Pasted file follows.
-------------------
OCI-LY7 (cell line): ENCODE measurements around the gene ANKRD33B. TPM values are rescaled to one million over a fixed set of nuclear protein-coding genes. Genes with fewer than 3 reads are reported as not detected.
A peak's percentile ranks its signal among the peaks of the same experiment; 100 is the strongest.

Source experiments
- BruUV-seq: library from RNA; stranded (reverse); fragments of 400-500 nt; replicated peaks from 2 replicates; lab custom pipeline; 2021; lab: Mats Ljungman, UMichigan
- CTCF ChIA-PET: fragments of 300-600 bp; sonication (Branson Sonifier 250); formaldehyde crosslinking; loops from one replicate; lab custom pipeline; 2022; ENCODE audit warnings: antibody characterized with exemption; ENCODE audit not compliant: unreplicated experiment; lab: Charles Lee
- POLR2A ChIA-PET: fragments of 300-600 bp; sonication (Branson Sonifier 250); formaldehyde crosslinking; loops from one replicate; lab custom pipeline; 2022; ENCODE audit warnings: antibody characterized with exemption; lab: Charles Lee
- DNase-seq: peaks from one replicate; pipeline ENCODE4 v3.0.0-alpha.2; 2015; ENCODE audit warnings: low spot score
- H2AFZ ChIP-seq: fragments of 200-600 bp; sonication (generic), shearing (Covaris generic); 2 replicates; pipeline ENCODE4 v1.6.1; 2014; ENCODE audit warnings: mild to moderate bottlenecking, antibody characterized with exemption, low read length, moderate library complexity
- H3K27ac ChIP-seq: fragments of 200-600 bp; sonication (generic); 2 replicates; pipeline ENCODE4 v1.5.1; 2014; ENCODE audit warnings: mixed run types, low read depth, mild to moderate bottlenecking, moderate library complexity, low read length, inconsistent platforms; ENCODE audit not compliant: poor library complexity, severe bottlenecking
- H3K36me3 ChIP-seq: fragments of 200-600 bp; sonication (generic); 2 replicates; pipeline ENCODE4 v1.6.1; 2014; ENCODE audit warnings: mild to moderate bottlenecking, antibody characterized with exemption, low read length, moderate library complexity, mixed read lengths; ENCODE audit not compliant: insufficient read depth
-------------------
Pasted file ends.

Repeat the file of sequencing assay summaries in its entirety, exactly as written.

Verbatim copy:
OCI-LY7 (cell line): ENCODE measurements around the gene ANKRD33B. TPM values are rescaled to one million over a fixed set of nuclear protein-coding genes. Genes with fewer than 3 reads are reported as not detected.
A peak's percentile ranks its signal among the peaks of the same experiment; 100 is the strongest.

Source experiments
- BruUV-seq: library from RNA; stranded (reverse); fragments of 400-500 nt; replicated peaks from 2 replicates; lab custom pipeline; 2021; lab: Mats Ljungman, UMichigan
- CTCF ChIA-PET: fragments of 300-600 bp; sonication (Branson Sonifier 250); formaldehyde crosslinking; loops from one replicate; lab custom pipeline; 2022; ENCODE audit warnings: antibody characterized with exemption; ENCODE audit not compliant: unreplicated experiment; lab: Charles Lee
- POLR2A ChIA-PET: fragments of 300-600 bp; sonication (Branson Sonifier 250); formaldehyde crosslinking; loops from one replicate; lab custom pipeline; 2022; ENCODE audit warnings: antibody characterized with exemption; lab: Charles Lee
- DNase-seq: peaks from one replicate; pipeline ENCODE4 v3.0.0-alpha.2; 2015; ENCODE audit warnings: low spot score
- H2AFZ ChIP-seq: fragments of 200-600 bp; sonication (generic), shearing (Covaris generic); 2 replicates; pipeline ENCODE4 v1.6.1; 2014; ENCODE audit warnings: mild to moderate bottlenecking, antibody characterized with exemption, low read length, moderate library complexity
- H3K27ac ChIP-seq: fragments of 200-600 bp; sonication (generic); 2 replicates; pipeline ENCODE4 v1.5.1; 2014; ENCODE audit warnings: mixed run types, low read depth, mild to moderate bottlenecking, moderate library complexity, low read length, inconsistent platforms; ENCODE audit not compliant: poor library complexity, severe bottlenecking
- H3K36me3 ChIP-seq: fragments of 200-600 bp; sonication (generic); 2 replicates; pipeline ENCODE4 v1.6.1; 2014; ENCODE audit warnings: mild to moderate bottlenecking, antibody characterized with exemption, low read length, moderate library complexity, mixed read lengths; ENCODE audit not compliant: insufficient read depth